Generational poverty is defined as being in poverty for two generations or longer; however, the patterns begin to surface much sooner than two generations if the family lives with others who are from generational poverty. Generational poverty is often confused with situational poverty, which is a shorter time period and caused by circumstances like divorce, death or an illness. Often the attitude in generational poverty is that society owes you something. In situational poverty the attitude is more of pride and refusal to accept a hand out.
Your financial health and well-being foundation was likely established before you ever received your first paycheck. Money habits and behaviors are learned from our parents, guardians and/or caregivers; the good, the bad and the ugly. As you can imagine, their money management skills were learned from generations before them. Every generation seems to desire for the next to do better by encouraging them to stay in school, go to college and get a “good” job.
Our previous generations may not have had a formal education or any at all, and were enslaved to their manual labor or factory jobs. Although they lacked the knowledge of how to get out of the financial storm they were in, they knew they wanted more for their children and grandchildren. Today, unfortunately, a great number of African-American families still do not know how to transition from living paycheck-to-paycheck to a wealthy lifestyle and continue to pass on generational poverty.
In the Black community, there are unrealistic hurdles to self-sufficiency, racial inequality, unhealthy money management skills and inadequate access to wealth generating channels, which all serve to perpetuate the cycle of poverty. Not to mention that most low-income households are overburdened with rent cost. (meaning a household is paying more than 30% of their income on housing). These are just a few reasons why poverty and poor money habits are transferred through generations.
What does it take for us to change the cycle of poverty? Increased knowledge and a collective movement devoted to gathering wealth and distributing it within our own communities. According to a recent study by the Nielsen Company, African-Americans will have about $1.3 trillion collective buying power in 2017, making us “more relevant than ever” as consumers. Despite our buying power, our lack of or mis-education regarding financial freedom keeps us barricaded in debt. We must learn from our previous generation and escape debt bondage. Some of us today may not know exactly what we want our legacy to be, but we are certain that we want it to be greater than our own personal financial struggles. Here are some key points to help move your future generation in the right direction!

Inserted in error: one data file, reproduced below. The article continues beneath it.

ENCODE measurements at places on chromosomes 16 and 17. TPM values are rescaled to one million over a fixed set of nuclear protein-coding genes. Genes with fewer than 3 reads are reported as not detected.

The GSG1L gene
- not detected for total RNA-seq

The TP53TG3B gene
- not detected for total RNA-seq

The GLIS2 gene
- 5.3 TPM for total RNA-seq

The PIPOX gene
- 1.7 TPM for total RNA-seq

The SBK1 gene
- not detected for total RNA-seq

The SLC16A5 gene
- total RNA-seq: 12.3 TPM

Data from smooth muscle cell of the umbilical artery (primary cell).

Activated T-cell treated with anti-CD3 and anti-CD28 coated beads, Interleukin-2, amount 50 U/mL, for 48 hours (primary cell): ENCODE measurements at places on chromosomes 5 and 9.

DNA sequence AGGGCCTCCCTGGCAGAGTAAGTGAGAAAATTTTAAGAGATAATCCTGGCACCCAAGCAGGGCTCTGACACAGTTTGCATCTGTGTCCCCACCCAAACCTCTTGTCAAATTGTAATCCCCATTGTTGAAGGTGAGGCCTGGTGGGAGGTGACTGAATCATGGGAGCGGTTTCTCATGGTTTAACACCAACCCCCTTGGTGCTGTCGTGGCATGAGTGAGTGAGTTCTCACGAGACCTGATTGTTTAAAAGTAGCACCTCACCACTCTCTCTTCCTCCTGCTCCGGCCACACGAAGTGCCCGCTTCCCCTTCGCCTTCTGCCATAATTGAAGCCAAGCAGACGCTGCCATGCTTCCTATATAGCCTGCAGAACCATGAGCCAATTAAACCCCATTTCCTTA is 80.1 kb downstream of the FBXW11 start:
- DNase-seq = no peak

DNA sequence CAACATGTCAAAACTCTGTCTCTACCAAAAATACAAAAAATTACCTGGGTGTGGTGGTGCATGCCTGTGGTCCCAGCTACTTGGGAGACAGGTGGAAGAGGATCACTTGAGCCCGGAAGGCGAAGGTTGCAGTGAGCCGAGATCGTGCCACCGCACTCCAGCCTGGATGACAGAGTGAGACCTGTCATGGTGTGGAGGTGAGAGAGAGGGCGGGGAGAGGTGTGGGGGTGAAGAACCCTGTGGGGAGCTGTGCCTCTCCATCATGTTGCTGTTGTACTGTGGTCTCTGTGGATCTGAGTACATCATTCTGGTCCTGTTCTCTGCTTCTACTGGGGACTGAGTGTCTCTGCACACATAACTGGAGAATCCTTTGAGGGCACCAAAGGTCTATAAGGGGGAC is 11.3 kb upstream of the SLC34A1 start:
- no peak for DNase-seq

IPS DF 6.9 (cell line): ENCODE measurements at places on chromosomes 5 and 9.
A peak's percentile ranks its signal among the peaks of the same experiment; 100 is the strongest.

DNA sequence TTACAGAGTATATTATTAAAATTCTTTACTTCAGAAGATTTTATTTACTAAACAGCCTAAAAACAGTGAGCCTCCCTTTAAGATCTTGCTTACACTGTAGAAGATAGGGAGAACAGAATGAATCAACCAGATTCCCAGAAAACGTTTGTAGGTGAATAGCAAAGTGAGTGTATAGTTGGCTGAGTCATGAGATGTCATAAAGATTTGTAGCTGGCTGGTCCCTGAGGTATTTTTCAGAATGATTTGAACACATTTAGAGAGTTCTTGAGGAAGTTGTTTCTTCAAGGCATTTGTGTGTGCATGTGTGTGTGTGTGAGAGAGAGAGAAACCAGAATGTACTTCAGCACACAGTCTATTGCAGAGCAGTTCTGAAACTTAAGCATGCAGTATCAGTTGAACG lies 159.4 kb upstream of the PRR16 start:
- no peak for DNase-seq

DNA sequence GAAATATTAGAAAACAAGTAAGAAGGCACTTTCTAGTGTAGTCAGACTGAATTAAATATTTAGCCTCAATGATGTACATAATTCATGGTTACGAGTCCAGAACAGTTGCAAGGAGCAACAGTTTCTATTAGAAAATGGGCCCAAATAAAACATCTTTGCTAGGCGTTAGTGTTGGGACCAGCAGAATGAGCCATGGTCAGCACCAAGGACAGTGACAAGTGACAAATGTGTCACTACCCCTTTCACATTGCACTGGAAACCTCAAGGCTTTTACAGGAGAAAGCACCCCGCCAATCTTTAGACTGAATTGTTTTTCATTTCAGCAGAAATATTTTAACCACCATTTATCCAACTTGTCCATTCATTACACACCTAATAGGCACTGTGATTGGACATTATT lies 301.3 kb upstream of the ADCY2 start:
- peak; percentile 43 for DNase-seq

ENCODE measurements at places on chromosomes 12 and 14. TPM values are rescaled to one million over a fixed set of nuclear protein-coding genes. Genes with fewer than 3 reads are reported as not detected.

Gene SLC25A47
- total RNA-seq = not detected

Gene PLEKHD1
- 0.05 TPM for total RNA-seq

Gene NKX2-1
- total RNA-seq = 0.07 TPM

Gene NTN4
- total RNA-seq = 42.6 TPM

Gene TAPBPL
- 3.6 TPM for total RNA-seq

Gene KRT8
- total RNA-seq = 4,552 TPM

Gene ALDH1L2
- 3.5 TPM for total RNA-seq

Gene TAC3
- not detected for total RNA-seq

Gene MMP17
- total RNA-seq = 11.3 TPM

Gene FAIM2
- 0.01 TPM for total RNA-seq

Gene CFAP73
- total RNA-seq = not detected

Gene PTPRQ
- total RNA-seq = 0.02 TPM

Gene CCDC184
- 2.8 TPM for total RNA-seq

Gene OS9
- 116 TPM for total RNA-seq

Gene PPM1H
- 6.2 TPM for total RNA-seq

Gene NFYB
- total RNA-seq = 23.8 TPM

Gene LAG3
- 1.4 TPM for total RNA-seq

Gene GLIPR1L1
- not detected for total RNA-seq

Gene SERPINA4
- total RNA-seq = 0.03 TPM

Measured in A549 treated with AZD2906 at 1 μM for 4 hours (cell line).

- Keep hope alive – Without hope and the belief that life can be better, the motivation and energy needed to break the cycle are very low.
- Planning vs Surviving – People in poverty are focused on surviving day-to-day life events and responding to the most urgent needs. The concept of planning typically doesn’t exist, due in part because planning is tied to the belief that the individual has sufficient control of their life. When you have control of your life/finances, you are hopeful for the future and will plan accordingly.
- Values vs Patterns – Generational poverty values generally center more on survival and short–term outcomes and following the patterns of pervious generations. In comparison, generally, middle class values encompass education, work and being perceived as a productive member of society.
Breaking poverty cycles takes time, persistence, community engagement, and relentless outreach. Any community or organization that sets out to address poverty, education, health care, justice, or community sustainability must acknowledge that is seeks change; change in the individual’s behavior, change in community approaches, and/or change in political/economic structures. Moving from poverty to self-sufficiency or even to middle-class is a non-linear process – it will never fit into a logic model or a flow chart. It has to occur in the context of everything going on in our lives — safe and stable housing, individual and family well-being, higher education, competitive job skills, financial capability, and a strong network of support to rely on. Take a look within your family and community and see if you can identify generational poverty, then ask yourself; what can I do to make a change.